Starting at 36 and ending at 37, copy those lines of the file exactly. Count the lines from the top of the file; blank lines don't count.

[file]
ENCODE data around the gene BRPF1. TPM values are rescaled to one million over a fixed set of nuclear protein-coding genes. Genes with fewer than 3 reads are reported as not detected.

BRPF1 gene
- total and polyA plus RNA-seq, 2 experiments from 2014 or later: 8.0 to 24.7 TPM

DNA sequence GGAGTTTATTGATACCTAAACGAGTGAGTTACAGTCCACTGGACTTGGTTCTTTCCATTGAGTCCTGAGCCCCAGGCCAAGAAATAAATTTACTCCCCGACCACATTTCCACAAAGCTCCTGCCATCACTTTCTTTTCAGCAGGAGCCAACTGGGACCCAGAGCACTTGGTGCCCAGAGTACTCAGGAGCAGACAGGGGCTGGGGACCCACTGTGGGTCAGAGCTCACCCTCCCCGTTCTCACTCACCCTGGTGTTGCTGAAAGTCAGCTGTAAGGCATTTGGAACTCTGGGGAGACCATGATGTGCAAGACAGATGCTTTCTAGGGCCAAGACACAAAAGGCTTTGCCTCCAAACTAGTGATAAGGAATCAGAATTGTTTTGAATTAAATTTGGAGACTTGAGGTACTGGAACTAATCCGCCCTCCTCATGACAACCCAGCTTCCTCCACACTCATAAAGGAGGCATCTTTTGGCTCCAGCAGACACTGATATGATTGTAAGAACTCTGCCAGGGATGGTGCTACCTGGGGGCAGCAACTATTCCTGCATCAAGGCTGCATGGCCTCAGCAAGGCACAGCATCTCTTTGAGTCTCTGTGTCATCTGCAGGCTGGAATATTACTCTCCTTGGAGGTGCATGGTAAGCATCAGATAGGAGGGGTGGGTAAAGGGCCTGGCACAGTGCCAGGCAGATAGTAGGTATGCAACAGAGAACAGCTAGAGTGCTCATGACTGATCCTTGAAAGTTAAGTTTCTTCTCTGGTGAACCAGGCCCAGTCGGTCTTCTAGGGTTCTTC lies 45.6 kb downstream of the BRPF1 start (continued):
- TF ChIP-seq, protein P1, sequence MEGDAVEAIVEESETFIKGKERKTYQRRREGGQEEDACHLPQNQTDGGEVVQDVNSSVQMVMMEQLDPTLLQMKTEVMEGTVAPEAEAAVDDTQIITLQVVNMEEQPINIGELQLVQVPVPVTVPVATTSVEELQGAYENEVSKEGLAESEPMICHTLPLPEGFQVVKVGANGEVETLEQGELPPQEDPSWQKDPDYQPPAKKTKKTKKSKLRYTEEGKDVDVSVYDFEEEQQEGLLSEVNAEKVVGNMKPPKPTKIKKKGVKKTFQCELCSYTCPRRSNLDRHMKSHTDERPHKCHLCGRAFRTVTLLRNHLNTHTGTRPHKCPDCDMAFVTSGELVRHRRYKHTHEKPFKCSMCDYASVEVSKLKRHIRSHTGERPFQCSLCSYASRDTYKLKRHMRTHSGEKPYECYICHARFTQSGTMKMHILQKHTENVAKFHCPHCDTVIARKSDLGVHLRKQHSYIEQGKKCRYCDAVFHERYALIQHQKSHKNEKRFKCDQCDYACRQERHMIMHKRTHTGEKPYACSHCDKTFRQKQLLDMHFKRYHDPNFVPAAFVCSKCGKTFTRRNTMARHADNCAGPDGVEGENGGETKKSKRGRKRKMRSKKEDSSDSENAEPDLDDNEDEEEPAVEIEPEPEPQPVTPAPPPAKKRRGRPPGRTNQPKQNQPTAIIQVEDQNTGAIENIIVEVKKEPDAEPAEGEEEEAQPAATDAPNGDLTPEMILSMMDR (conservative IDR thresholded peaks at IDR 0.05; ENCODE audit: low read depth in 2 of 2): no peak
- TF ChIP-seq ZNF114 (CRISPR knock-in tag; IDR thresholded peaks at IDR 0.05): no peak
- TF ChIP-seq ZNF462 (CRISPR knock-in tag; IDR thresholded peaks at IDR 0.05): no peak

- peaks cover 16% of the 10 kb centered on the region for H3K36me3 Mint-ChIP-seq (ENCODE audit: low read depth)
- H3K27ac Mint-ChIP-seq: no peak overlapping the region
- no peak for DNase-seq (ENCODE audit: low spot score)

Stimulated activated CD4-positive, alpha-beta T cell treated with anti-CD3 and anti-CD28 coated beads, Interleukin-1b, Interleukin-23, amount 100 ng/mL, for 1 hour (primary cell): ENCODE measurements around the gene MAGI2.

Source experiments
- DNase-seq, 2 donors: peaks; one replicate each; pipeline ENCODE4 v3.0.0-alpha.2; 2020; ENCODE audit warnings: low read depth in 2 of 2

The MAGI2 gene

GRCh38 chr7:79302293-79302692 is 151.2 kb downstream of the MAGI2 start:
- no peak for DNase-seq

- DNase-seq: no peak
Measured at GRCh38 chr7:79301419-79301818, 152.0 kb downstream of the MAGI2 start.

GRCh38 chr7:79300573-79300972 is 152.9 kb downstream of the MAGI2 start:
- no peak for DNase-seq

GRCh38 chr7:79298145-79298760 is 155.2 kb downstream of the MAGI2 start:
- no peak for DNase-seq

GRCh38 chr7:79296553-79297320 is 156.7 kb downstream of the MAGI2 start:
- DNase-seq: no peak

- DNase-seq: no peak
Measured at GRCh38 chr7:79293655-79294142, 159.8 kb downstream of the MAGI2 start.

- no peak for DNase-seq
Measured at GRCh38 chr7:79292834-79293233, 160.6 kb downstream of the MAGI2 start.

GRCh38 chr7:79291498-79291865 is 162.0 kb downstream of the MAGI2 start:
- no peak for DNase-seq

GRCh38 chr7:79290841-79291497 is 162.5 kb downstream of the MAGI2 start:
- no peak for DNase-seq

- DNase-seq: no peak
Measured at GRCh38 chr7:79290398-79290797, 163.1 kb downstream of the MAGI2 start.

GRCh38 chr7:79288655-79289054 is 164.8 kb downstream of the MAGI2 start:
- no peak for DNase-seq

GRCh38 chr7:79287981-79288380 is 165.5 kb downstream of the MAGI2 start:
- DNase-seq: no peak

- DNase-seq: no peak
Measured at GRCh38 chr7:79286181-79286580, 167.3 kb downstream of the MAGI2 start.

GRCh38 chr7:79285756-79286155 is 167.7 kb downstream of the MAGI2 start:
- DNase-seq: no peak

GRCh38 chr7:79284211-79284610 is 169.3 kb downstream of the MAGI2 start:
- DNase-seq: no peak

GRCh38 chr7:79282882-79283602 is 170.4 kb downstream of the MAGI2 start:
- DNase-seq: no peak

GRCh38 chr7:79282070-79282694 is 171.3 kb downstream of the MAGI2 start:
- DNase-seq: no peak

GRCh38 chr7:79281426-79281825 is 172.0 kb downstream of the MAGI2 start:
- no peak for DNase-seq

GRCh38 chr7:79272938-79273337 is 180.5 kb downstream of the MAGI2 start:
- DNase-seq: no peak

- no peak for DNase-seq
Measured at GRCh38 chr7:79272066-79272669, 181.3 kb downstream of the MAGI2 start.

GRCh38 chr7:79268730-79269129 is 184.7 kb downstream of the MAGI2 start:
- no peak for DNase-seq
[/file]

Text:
- no peak for DNase-seq

GRCh38 chr7:79287981-79288380 is 165.5 kb downstream of the MAGI2 start: